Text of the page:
Vaccines, What NCOs Need to Know

By Kimball Johnson
NCO Journal

Dec. 29, 2017

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Vaccines, What NCOs Need to Know

Vaccines are among the most important accomplishments in medicine. Vaccines have saved more lives throughout the world than any other medical invention, including antibiotics or surgery. Only clean water has saved more lives than vaccines.1

Historically, vaccines have been a part of Army life since the Revolutionary War. Today, Soldiers continue to receive a variety of immunizations against infectious diseases to maintain mission readiness.

Immunizations & the Army

George Washington gave the first immunization order for soldiers of the Continental Army because of the threat of infection and death from smallpox. British soldiers, having encountered the virus in Europe, were mostly immune to the disease but militiamen began dying in such large numbers that Washington went against his concerns over how long it took soldiers to recover and ordered his men to be inoculated.2

Soldiers also died in alarming numbers from Yellow fever during the Spanish-American War. Having ravaged harbor cities along America's east coast, starting in the 1600s, it is said that Napoleon Bonaparte sold the Louisiana Territory to the U.S. because of it. In 1897, President William McKinley established a scientific commission to study how to eradicate the disease because of its effects on Soldiers deployed to equatorial parts of the world.

Maj. Walter Reed, an Army physician who studied typhoid's effects on Soldiers in Cuba in 1900, headed the commission and established that mosquitos transmitted the virus. This discovery eventually led to the development of a vaccine, a variant which is still in use today.3

The Army continues to research the development of vaccines for diseases affecting Soldier readiness. They include dengue, hepatitis, E. malaria, and the human immunodeficiency virus 1.4

Preventative Medicine

Vaccines for a variety of diseases are a regular part of preventative medical procedures outlined in Army Regulation 40-562, Immunizations and Chemoprophylaxis for the Prevention of Infectious Diseases.

At a minimum, Soldiers on active duty are to be immunized against tetanus, diphtheria, pertussis, hepatitis A and B, varicella or chicken pox, measles, mumps, rubella, polio, and meningococcal.5 Of these shots, the TDAP immunization must be repeated every ten years in order to prevent lockjaw, heart failure, paralysis and the whooping cough caused, respectively, by tetanus, diphtheria, and pertussis. The meningococcal immunization must be administered every five years to prevent meningitis.

Since influenza has the ability to "shift' or "drift," as the Center for Disease Control refers to it, Soldiers are immunized annually against influenza.6 Shifting is a result of genetic and antigeneic changes (i.e. the mixing of genetic material) among the four known flu viruses. These changes result in new flu virus strains every flu season, requiring the development of an updated vaccine to prevent infection.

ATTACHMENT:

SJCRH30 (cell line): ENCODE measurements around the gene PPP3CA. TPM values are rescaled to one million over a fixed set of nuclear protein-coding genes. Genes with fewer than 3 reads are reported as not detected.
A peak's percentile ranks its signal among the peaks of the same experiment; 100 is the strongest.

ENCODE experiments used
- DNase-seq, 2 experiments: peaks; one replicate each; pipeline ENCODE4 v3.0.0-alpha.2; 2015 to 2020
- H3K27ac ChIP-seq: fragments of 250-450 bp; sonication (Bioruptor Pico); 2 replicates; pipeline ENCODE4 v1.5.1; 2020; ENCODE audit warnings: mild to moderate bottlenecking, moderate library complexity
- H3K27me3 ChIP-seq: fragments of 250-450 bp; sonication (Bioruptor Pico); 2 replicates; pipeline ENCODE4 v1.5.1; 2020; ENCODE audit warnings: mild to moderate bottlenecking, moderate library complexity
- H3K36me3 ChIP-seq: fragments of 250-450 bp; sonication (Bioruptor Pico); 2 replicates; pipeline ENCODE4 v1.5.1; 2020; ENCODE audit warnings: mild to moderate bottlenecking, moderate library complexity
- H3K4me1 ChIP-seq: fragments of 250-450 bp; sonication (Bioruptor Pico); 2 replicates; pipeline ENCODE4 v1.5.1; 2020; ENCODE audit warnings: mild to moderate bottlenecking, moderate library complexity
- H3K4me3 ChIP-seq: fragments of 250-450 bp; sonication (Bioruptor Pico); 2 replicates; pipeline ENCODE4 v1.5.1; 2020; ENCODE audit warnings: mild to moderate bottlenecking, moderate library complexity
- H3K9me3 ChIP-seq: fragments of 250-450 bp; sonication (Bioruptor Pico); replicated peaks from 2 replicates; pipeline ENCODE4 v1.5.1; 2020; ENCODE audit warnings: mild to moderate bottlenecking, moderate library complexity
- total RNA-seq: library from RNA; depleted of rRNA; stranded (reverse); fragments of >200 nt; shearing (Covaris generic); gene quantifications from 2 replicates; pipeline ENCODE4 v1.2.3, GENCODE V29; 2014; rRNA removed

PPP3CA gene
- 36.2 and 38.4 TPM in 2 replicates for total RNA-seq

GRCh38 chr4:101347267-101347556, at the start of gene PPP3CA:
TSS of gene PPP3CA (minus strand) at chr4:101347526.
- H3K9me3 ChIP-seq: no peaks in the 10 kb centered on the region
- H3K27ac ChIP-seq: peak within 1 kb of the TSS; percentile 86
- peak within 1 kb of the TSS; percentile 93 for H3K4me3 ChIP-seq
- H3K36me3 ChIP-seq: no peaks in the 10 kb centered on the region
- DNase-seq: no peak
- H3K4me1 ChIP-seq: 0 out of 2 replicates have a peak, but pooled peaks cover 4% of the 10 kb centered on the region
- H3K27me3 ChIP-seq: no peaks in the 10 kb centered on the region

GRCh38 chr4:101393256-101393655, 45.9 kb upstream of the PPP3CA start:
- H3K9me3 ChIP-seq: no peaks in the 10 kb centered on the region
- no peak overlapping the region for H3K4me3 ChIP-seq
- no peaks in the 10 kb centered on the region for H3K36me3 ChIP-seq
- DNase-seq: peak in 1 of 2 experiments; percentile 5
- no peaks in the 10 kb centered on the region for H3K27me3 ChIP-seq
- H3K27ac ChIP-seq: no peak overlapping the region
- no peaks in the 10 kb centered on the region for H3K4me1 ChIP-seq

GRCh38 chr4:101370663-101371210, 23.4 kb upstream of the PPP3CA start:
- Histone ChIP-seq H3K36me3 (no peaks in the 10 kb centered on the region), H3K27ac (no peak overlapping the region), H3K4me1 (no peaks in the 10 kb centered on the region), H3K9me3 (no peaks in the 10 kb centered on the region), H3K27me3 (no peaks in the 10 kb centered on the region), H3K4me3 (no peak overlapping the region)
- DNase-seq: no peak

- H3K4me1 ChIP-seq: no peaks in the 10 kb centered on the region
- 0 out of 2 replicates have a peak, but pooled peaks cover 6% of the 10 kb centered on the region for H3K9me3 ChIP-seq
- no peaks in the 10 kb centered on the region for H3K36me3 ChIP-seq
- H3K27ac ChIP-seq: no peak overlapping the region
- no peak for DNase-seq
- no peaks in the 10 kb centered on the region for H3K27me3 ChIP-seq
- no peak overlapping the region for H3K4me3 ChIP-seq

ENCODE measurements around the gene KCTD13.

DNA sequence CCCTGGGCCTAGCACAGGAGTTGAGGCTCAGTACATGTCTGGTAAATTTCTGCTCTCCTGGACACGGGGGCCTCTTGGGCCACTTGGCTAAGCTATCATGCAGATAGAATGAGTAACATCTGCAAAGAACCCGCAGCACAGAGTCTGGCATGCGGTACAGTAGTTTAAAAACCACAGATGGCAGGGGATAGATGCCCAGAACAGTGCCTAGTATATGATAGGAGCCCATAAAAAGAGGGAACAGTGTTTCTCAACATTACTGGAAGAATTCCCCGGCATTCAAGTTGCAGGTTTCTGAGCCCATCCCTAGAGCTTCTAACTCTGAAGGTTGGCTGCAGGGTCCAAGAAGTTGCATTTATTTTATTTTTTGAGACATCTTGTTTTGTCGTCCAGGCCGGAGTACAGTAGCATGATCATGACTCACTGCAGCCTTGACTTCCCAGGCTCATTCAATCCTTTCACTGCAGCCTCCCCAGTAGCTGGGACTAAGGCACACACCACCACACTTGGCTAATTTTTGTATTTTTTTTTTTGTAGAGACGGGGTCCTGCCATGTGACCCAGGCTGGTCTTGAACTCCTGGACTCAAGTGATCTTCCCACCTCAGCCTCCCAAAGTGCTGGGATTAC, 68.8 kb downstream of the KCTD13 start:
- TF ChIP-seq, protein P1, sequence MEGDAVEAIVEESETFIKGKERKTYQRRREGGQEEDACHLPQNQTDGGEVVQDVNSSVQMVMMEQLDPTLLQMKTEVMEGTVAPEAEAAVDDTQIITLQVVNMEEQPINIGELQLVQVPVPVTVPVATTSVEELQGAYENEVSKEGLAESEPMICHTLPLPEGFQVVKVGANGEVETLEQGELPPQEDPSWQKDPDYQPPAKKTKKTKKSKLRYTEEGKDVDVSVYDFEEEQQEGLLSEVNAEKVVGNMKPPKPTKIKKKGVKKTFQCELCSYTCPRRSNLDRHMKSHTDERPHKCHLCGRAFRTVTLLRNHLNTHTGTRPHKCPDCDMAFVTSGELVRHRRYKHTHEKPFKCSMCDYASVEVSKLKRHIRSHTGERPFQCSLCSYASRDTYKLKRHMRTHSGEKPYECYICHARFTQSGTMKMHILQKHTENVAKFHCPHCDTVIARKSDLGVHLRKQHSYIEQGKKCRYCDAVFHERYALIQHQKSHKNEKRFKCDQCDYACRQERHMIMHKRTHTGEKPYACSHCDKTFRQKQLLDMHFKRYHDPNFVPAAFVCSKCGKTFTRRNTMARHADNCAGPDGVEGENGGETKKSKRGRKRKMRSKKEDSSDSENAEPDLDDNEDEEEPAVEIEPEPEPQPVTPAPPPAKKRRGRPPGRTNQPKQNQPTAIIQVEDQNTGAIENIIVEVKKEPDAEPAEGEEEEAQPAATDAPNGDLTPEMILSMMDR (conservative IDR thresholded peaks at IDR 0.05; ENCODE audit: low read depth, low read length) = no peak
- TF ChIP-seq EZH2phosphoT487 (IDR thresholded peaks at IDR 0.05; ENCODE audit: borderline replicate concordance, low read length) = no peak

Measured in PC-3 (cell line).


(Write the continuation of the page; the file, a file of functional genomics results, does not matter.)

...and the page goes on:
Other immunizations Soldiers can receive, based on personal and occupational "risks" while on deployment, include anthrax, haemophilus influenza type b, Japanese encephalitis, pneumococcal, rabies, smallpox, typhoid and Yellow fever.7

NCO Responsibilities

It is a Soldier's duty to keep immunizations current in order to maintain personal readiness. NCOs are responsible for helping their Soldiers accomplish this by emphasizing the importance of immunizations as part of their in-processing brief.

Since not all NCOs have ready access to their Soldiers' health records, and in order to avoid having to monitor multiple Medical Protection System dashboards when they do, NCOs should consider asking their Soldiers to make a list of immunization dates for them to add to a spreadsheet for tracking.

"The purpose of MEDPROS is to monitor and maintain medical aspects of a Soldier's deployability. It promotes readiness, ensures compliance and maintains awareness of Soldiers' medical readiness status," said Capt. Estacy Porter, chief of Preventative Medicine, Munson Army Health Center, Fort Leavenworth, Kansas.8

NCOs should reinforce the need for their subordinates to regularly monitor their MEDPROS screen and review their personal "Overall Readiness Status." They should note that if the status reads either amber or red, their command chain is aware that they are not "fully medically ready."

Soldiers should also review MEDPROS after receiving an immunization in order to review the newly uploaded information for mistakes, help to maintain the correct readiness status, and avoid unnecessary immunizations.